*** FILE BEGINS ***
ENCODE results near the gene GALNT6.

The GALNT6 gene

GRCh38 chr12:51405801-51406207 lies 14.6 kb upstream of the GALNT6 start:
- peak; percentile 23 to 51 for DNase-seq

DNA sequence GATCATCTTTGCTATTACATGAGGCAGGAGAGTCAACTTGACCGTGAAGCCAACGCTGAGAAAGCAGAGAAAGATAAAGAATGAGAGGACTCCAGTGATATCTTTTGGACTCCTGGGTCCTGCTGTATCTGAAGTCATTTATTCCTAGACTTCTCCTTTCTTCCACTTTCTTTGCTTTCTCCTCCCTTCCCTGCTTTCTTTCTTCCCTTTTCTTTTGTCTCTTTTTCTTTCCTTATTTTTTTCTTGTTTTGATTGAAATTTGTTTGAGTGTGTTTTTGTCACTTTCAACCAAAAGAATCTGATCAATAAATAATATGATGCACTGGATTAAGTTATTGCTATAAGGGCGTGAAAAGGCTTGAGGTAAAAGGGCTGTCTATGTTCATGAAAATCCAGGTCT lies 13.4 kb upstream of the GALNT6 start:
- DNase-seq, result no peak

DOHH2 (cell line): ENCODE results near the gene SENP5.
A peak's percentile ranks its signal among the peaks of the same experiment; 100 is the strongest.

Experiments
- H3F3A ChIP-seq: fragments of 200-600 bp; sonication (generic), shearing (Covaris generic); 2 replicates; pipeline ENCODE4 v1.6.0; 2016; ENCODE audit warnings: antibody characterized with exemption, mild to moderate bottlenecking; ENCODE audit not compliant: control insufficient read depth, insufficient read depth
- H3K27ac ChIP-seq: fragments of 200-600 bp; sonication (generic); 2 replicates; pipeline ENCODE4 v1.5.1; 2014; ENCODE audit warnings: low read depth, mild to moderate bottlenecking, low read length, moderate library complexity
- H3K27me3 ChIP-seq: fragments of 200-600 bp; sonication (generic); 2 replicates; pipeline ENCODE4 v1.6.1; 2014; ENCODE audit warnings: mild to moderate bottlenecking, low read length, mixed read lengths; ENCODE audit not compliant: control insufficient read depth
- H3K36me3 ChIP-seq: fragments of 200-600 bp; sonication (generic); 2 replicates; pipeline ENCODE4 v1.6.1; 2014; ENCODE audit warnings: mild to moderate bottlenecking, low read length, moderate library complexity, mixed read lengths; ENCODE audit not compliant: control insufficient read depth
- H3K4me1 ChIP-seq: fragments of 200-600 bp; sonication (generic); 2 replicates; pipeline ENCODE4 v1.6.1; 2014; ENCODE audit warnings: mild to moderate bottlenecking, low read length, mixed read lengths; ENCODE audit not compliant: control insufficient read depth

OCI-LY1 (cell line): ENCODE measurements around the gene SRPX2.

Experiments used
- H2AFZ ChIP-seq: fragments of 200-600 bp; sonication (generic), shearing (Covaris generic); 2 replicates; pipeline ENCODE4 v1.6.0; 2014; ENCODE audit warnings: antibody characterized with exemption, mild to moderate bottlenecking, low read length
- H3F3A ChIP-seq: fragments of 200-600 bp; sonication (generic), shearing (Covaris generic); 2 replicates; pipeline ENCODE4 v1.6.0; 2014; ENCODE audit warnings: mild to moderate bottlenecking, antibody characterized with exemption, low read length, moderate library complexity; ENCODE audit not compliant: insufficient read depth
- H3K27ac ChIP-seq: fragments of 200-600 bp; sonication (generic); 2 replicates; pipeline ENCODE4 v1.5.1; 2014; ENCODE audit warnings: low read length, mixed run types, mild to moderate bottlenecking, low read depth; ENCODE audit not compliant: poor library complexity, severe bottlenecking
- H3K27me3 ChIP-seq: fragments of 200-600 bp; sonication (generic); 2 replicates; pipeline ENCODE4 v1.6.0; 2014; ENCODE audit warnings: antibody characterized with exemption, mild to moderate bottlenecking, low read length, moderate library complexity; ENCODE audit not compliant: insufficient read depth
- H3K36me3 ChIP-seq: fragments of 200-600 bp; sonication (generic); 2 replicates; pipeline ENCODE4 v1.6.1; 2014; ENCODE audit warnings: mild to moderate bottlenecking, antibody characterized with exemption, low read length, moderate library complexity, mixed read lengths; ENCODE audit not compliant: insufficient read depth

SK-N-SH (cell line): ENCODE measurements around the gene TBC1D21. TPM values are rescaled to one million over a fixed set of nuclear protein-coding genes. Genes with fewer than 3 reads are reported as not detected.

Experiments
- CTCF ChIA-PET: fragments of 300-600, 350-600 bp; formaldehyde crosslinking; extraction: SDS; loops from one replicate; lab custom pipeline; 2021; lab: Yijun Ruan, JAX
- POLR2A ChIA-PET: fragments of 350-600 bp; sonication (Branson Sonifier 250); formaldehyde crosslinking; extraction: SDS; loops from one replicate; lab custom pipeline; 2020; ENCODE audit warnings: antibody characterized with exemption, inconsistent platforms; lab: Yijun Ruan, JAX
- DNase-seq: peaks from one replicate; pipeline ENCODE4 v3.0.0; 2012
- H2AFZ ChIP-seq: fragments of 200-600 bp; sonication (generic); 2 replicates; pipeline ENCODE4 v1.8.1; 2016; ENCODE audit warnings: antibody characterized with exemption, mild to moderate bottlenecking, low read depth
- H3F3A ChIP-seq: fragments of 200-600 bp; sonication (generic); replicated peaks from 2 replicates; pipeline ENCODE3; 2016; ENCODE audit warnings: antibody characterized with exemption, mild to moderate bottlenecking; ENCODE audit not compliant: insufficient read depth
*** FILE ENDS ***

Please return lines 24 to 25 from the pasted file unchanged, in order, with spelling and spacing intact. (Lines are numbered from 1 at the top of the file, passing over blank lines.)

- CTCF ChIA-PET: fragments of 300-600, 350-600 bp; formaldehyde crosslinking; extraction: SDS; loops from one replicate; lab custom pipeline; 2021; lab: Yijun Ruan, JAX
- POLR2A ChIA-PET: fragments of 350-600 bp; sonication (Branson Sonifier 250); formaldehyde crosslinking; extraction: SDS; loops from one replicate; lab custom pipeline; 2020; ENCODE audit warnings: antibody characterized with exemption, inconsistent platforms; lab: Yijun Ruan, JAX